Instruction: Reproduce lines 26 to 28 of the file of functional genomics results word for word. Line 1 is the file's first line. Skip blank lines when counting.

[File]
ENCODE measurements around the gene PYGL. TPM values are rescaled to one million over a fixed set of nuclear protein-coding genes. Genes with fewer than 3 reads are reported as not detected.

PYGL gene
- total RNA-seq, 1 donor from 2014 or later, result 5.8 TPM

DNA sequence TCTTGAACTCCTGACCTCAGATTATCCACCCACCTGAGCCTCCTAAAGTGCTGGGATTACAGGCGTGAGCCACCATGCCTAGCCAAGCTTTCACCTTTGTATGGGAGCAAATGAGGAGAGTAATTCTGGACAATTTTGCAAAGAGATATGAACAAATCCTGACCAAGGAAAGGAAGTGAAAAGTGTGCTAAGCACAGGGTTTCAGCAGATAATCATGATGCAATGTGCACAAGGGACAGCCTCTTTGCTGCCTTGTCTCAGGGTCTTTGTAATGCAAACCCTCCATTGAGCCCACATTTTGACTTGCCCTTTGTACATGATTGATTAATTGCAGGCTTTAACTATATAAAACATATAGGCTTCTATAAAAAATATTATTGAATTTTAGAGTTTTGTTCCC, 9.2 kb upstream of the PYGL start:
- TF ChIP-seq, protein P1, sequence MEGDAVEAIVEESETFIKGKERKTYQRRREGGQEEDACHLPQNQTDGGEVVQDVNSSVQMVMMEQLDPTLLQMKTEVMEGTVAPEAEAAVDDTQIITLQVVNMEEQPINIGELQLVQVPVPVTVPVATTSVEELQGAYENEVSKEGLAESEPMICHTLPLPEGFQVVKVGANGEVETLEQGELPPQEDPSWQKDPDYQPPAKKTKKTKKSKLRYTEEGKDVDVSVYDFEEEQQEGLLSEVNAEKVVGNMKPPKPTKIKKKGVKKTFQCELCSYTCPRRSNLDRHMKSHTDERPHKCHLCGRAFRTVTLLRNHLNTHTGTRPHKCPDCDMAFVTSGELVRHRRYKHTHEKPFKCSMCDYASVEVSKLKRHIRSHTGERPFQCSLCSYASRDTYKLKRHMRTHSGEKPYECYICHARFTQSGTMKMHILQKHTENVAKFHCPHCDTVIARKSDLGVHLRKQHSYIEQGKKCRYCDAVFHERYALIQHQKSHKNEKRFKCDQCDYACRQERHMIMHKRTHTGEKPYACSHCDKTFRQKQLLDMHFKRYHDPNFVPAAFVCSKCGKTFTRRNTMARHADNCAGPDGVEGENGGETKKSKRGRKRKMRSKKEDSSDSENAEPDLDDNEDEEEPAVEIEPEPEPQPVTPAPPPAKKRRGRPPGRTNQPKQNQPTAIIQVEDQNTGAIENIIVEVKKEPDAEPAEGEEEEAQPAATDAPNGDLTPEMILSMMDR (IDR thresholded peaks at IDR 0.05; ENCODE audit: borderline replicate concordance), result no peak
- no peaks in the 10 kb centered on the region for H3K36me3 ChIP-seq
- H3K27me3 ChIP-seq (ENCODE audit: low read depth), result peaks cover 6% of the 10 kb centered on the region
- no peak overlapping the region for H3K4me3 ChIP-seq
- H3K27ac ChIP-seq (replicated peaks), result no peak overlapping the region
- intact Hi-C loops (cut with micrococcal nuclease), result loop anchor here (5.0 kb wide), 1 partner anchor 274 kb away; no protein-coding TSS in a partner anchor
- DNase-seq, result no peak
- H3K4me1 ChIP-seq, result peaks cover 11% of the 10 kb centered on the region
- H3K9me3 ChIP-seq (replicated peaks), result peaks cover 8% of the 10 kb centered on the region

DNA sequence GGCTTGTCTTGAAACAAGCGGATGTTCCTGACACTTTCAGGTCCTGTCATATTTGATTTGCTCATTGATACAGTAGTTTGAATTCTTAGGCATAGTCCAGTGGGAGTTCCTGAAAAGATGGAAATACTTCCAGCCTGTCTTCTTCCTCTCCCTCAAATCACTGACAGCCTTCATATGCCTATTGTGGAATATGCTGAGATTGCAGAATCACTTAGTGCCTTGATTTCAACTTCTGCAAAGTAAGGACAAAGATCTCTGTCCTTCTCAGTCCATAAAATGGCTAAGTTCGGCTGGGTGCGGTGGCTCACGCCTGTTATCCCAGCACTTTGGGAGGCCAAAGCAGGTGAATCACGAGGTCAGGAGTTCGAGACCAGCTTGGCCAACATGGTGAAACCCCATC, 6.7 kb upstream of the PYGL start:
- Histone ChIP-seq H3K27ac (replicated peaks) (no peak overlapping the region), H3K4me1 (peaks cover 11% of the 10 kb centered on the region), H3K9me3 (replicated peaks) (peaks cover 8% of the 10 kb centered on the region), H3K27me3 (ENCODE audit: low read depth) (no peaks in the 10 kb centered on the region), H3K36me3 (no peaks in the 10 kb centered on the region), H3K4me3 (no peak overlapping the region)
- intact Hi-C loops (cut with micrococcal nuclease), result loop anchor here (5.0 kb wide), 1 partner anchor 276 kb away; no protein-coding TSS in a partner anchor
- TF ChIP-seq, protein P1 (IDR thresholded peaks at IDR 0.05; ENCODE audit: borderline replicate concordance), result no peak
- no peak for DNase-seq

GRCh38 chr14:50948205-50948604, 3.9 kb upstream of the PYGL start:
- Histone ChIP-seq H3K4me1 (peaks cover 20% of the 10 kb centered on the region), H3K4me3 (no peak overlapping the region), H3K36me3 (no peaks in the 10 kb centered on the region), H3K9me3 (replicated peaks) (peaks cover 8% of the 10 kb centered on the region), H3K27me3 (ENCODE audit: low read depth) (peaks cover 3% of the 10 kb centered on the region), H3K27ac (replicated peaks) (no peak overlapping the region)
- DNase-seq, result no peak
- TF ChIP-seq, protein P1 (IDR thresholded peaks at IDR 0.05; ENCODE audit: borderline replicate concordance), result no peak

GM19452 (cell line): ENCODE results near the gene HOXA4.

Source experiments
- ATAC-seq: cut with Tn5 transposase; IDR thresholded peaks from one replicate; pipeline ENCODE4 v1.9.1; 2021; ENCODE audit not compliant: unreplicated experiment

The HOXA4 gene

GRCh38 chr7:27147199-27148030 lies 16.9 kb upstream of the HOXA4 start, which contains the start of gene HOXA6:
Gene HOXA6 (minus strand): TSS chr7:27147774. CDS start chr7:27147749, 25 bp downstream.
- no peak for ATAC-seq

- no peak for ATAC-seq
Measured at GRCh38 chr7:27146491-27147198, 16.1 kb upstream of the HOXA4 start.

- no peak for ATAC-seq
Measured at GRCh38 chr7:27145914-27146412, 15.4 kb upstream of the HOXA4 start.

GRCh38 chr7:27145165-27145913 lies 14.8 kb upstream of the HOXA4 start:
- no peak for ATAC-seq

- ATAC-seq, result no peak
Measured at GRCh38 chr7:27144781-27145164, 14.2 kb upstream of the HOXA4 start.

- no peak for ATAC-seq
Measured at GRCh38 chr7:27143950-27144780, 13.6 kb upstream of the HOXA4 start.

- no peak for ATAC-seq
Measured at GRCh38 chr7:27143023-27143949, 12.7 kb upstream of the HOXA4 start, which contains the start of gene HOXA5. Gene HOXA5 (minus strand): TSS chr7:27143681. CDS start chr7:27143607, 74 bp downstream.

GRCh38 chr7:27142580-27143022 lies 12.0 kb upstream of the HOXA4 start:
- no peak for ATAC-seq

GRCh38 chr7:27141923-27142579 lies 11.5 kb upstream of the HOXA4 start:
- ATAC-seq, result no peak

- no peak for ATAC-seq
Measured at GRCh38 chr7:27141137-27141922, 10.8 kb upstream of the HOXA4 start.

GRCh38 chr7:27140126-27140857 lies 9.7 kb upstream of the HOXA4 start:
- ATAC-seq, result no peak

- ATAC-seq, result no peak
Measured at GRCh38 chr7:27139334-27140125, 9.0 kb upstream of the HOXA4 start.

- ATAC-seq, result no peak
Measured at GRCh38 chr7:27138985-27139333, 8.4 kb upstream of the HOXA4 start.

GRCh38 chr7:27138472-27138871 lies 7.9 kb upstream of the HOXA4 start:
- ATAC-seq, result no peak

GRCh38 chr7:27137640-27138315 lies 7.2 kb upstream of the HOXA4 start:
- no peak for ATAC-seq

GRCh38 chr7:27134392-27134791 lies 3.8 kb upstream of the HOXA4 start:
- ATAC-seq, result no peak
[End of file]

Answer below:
The HOXA4 gene

GRCh38 chr7:27147199-27148030 lies 16.9 kb upstream of the HOXA4 start, which contains the start of gene HOXA6:
Gene HOXA6 (minus strand): TSS chr7:27147774. CDS start chr7:27147749, 25 bp downstream.